September 12, 1901
|Died||March 7, 1975
Hollywood, California, U.S.
|Other names||Benjamin Bernstein|
|Occupation||Actor and comedian|
|Mary (m. 1922; div. 1937)
Axie Dunlap (m. 1940; his death 1975)
|Children||Tom and Robert|
Blue emigrated to Baltimore, Maryland at the age of nine, where he won a contest for the best impersonation of Charlie Chaplin. At the age of fifteen he was in a touring company and later became a stage manager and assistant general manager. He became a dance instructor and nightclub proprietor. In the 1920s Blue joined a popular orchestra, Jack White and His Montrealers. The entire band emphasized comedy, and would continually interact with the joke-cracking maestro. Blue, the drummer, would sometimes deliver corny jokes while wearing a ridiculously false beard. The band emigrated to the United States, and appeared in two early sound musicals -- the Vitaphone short subject Jack White and His Montrealers and Universal's feature-length 2-strip Technicolor revue King of Jazz (1930).
In 1930, Blue toured with the "Earl Carroll Vanities".
Blue left the band to establish himself as a solo comedian, portraying a bald-headed dumb-bell with a goofy expression. Producer Hal Roach featured him in his "Taxi Boys" comedy shorts, but Blue's dopey character was an acquired taste and he was soon replaced by other comedians. Later in the 1930s he worked at Paramount Pictures, notably in The Big Broadcast of 1938, and later at Metro-Goldwyn-Mayer, in films such as Easy to Wed.
He was divorced by his first wife in 1937. He was ordered to pay $600 (approximately $10,000 today) monthly alimony. The judge told him: "You are no exception to the rule that theatrical careers do not last long, and yours already has been a long one."
1950, he had his own short-lived TV series, The Ben Blue Show, and was also a regular on The Frank Sinatra Show.
In 1951, Blue began concentrating on managing and appearing in nightclubs in Hollywood, California and San Francisco he once appeared in a Reno, Nevada nightclub called the Dollhouse where he lost $25,000 to its owner, Bill Welch. Blue and Maxie Rosenbloom owned and performed in Hollywood's top nightclub in the 1940s called "Slapsie Maxie's." Again, in the 1960s he opened a nightclub in Santa Monica, California, called "Ben Blue's". It quickly became the "in" place and night after night was packed with top celebrities. Ben closed the club three years later because of health problems. Blue made the cover of TV Guide's June 11, 1954 Special Issue along with Alan Young, headlining an edition featuring that season's summer replacement shows. He also made appearances in TV shows such as The Jack Benny Program and The Milton Berle Show.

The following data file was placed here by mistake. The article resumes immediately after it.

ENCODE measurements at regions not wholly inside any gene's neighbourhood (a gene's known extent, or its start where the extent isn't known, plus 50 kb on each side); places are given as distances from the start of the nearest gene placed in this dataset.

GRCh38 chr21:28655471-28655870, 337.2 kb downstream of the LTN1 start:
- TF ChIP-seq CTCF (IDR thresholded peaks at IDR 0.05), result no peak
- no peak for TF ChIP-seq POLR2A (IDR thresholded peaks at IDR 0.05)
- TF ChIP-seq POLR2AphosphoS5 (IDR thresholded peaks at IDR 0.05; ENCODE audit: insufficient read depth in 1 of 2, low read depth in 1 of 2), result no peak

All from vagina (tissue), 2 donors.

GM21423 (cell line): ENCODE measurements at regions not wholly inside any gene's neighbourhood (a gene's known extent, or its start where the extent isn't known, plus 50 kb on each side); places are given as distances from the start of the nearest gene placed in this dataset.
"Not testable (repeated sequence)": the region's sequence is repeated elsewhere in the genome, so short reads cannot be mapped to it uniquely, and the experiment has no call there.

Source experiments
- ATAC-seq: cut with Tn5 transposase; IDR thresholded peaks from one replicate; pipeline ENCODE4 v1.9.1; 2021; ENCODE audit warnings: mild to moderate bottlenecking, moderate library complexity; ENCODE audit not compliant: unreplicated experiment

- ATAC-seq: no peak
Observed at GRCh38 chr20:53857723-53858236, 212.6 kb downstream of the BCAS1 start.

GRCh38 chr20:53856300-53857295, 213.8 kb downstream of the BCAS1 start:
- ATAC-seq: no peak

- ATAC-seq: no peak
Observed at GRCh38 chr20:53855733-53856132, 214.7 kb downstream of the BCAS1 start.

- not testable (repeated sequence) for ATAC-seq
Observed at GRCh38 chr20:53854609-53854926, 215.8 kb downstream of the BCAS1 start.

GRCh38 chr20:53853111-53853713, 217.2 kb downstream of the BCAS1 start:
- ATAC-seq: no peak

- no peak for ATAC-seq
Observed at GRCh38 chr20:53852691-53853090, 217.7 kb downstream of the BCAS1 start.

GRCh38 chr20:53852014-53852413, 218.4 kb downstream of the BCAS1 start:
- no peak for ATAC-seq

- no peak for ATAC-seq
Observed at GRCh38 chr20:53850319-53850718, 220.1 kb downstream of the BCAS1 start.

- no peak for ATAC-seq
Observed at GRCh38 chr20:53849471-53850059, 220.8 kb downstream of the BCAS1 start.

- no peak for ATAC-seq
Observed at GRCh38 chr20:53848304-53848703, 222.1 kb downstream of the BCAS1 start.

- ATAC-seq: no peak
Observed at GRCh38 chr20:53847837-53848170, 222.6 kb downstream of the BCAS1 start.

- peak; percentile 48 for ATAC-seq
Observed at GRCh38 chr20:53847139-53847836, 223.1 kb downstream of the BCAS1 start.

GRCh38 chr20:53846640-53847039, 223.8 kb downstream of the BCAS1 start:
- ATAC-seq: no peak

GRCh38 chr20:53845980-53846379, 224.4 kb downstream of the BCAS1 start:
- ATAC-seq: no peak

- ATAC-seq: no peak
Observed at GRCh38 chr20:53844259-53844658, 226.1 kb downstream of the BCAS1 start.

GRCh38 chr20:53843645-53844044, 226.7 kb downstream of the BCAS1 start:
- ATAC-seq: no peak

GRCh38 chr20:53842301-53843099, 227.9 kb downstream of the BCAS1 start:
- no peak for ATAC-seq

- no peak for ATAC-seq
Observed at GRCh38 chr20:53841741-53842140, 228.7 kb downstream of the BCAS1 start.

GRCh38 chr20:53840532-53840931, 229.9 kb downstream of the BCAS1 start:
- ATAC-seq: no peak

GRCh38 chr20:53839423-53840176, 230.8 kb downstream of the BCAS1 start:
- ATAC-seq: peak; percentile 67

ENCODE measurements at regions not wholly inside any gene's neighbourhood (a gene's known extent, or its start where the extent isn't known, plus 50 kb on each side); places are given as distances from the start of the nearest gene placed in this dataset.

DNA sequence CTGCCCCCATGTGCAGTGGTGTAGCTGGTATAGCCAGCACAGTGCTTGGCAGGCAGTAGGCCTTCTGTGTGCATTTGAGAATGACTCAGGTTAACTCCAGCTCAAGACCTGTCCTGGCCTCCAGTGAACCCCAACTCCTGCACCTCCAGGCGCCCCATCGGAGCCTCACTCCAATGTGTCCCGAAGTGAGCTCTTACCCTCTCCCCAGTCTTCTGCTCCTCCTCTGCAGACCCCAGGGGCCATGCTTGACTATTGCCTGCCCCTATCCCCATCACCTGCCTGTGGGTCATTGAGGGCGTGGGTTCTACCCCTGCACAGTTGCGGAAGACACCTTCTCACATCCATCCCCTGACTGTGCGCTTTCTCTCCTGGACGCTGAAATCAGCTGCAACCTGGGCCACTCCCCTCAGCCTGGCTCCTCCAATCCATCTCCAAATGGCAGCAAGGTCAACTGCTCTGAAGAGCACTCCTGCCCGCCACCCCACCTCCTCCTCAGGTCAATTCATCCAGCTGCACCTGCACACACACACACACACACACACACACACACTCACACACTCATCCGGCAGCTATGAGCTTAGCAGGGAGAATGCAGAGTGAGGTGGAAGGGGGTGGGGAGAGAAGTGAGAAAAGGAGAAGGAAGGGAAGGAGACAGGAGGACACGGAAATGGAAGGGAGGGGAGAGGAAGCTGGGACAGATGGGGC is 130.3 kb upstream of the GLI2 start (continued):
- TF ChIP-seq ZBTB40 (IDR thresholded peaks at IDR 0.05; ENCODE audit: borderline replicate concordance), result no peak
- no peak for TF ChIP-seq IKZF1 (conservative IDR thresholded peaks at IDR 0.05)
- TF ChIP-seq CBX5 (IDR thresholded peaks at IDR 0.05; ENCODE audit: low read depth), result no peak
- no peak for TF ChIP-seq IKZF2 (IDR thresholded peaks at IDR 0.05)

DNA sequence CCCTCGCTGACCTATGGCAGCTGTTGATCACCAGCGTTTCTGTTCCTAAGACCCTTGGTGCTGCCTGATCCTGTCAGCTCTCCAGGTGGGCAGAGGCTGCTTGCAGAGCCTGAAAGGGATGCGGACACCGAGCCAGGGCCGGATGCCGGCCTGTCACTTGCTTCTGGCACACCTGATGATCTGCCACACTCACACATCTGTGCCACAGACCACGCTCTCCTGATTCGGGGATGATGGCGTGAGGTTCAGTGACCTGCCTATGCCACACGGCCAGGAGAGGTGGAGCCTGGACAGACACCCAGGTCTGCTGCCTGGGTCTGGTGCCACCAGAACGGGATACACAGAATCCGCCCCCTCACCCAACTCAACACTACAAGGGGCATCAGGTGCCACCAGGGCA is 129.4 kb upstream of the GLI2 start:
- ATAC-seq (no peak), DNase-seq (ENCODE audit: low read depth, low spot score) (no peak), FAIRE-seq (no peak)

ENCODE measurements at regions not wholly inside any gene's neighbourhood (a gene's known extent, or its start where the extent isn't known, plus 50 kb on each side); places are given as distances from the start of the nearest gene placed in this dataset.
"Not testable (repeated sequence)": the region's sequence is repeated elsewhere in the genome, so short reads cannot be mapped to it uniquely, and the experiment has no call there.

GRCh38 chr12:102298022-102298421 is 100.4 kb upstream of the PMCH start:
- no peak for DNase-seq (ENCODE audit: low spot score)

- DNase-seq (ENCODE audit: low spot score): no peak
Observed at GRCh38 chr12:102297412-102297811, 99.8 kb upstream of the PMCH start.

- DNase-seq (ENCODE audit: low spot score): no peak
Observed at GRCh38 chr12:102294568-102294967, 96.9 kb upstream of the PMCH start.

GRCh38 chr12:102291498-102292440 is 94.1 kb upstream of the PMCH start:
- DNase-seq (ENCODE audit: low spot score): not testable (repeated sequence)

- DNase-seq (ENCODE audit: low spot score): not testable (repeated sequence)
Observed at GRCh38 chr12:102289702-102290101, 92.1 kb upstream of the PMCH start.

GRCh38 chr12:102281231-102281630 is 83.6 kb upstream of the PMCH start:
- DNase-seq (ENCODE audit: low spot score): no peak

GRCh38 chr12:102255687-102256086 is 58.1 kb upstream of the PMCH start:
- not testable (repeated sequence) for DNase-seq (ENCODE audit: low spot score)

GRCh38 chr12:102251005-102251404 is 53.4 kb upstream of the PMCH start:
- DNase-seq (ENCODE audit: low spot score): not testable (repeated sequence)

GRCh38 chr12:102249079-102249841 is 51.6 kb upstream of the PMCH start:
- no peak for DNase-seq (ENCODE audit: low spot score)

In 1958 he had major surgery. In 1958 he starred in a television pilot called Ben Blue's Brothers, in which he played four different parts. The show did not get picked up by a network, but the pilot was seen in 1965.
In 1964 he was indicted by a federal grand jury on six counts of tax evasion for the non-payment of more than $39,000 (approximately $301,000 today) in income taxes from the nightclub he operated, the Merry-Go-Round, in Santa Monica, California. The case was contested for five years, before he pled no contest to a single count of evading corporate tax. He was fined $1,000, with the payment suspended.
He also had a recurring role in Jerry Van Dyke's television series Accidental Family in 1967. His film roles included many cameo appearances. In It's a Mad, Mad, Mad, Mad World (1963), his role was the pilot of the Standard J-1 biplane that flew Sid Caesar and Edie Adams, and he played Luther Grilk, the town drunk, in The Russians Are Coming, the Russians Are Coming (1966). His other film appearances included small roles in The Busy Body (1967), A Guide for the Married Man (1967) and Where Were You When the Lights Went Out? (1968). He made one of his last television appearances in Land of the Giants in 1969. He was also seen the following year in the Dora Hall vanity syndicated television special, "Once Upon a Tour".
After his death, his career papers covering 1935 to 1955 were deposited in the Special Collections at the University of California, Los Angeles Library.